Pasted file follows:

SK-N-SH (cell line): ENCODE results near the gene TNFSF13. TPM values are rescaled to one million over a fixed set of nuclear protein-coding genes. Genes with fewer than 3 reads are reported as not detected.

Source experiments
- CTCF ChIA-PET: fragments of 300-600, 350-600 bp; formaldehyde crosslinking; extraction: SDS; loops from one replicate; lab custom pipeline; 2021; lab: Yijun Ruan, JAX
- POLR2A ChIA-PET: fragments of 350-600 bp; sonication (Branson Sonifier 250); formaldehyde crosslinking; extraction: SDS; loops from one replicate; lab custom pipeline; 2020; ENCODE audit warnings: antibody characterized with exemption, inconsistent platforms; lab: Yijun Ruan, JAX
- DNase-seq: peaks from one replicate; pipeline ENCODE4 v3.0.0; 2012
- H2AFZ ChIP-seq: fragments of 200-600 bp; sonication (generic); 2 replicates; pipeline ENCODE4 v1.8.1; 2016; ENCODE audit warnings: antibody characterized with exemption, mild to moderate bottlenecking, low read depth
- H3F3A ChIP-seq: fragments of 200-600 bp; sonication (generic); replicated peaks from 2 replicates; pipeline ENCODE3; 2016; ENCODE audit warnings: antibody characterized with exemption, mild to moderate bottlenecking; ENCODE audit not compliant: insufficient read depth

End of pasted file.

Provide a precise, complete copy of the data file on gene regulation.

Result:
SK-N-SH (cell line): ENCODE results near the gene TNFSF13. TPM values are rescaled to one million over a fixed set of nuclear protein-coding genes. Genes with fewer than 3 reads are reported as not detected.

Source experiments
- CTCF ChIA-PET: fragments of 300-600, 350-600 bp; formaldehyde crosslinking; extraction: SDS; loops from one replicate; lab custom pipeline; 2021; lab: Yijun Ruan, JAX
- POLR2A ChIA-PET: fragments of 350-600 bp; sonication (Branson Sonifier 250); formaldehyde crosslinking; extraction: SDS; loops from one replicate; lab custom pipeline; 2020; ENCODE audit warnings: antibody characterized with exemption, inconsistent platforms; lab: Yijun Ruan, JAX
- DNase-seq: peaks from one replicate; pipeline ENCODE4 v3.0.0; 2012
- H2AFZ ChIP-seq: fragments of 200-600 bp; sonication (generic); 2 replicates; pipeline ENCODE4 v1.8.1; 2016; ENCODE audit warnings: antibody characterized with exemption, mild to moderate bottlenecking, low read depth
- H3F3A ChIP-seq: fragments of 200-600 bp; sonication (generic); replicated peaks from 2 replicates; pipeline ENCODE3; 2016; ENCODE audit warnings: antibody characterized with exemption, mild to moderate bottlenecking; ENCODE audit not compliant: insufficient read depth